"Walking on Eggshells" is a 24-minute documentary about appropriation, creative influence, re-use and intellectual property in the remix age. It is a conversation among various musicians, visual artists, writers and lawyers, all sharing their views on why and how we use and create culture, and how intellectual property law, originally designed to provide people with incentives to create, sometimes hinders creative production far more than it enhances it. This film is our final project for the seminar "Intellectual Property in the Digital Age" at Yale University. Directed and Produced by: Jacob Albert Ryan Beauchamp Brendan Schlagel Interviews with (in order of appearance): Eclectic Method DJ Earworm (Jordan Roseman) Joy Garnett Michael Cunningham Dudley Andrew DJ Ripley (Larisa Mann) Jonathan Lethem E. Michael Harrington Edgar Garcia
via Ariam Sahle
If nature has made any one thing less susceptible than all others of exclusive property, it is the action of the thinking power called an idea, which an individual may exclusively possess as long as he keeps it to himself; but the moment it is divulged, it forces itself into the possession of every one, and the receiver cannot dispossess himself of it. Its peculiar character, too, is that no one possesses the less, because every other possesses the whole of it. He who receives an idea from me, receives instruction himself without lessening mine; as he who lights his taper at mine, receives light without darkening me. That ideas should freely spread from one to another over the globe, for the moral and mutual instruction of man, and improvement of his condition, seems to have been peculiarly and benevolently designed by nature, when she made them, like fire, expansible over all space, without lessening their density in any point, and like the air in which we breathe, move, and have our physical being, incapable of confinement or exclusive appropriation. Inventions then cannot, in nature, be a subject of property.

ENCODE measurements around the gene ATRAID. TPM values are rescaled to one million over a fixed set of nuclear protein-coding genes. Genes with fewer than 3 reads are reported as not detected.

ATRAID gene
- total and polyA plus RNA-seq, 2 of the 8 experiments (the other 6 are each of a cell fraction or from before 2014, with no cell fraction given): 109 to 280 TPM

~ Thomas Jefferson
Members of the construction team which built Poets House's new home joined actor Bill Murray in May 2009 for the first poetry reading at 10 River Terrace. Produced for Poets House by Limey Films, Inc.
Poets House is a national poetry library and literary center that invites poets and the public to step into the living tradition of poetry. Our poetry resources and literary events document the wealth and diversity of modern poetry, and stimulate public dialogue on issues of poetry in culture.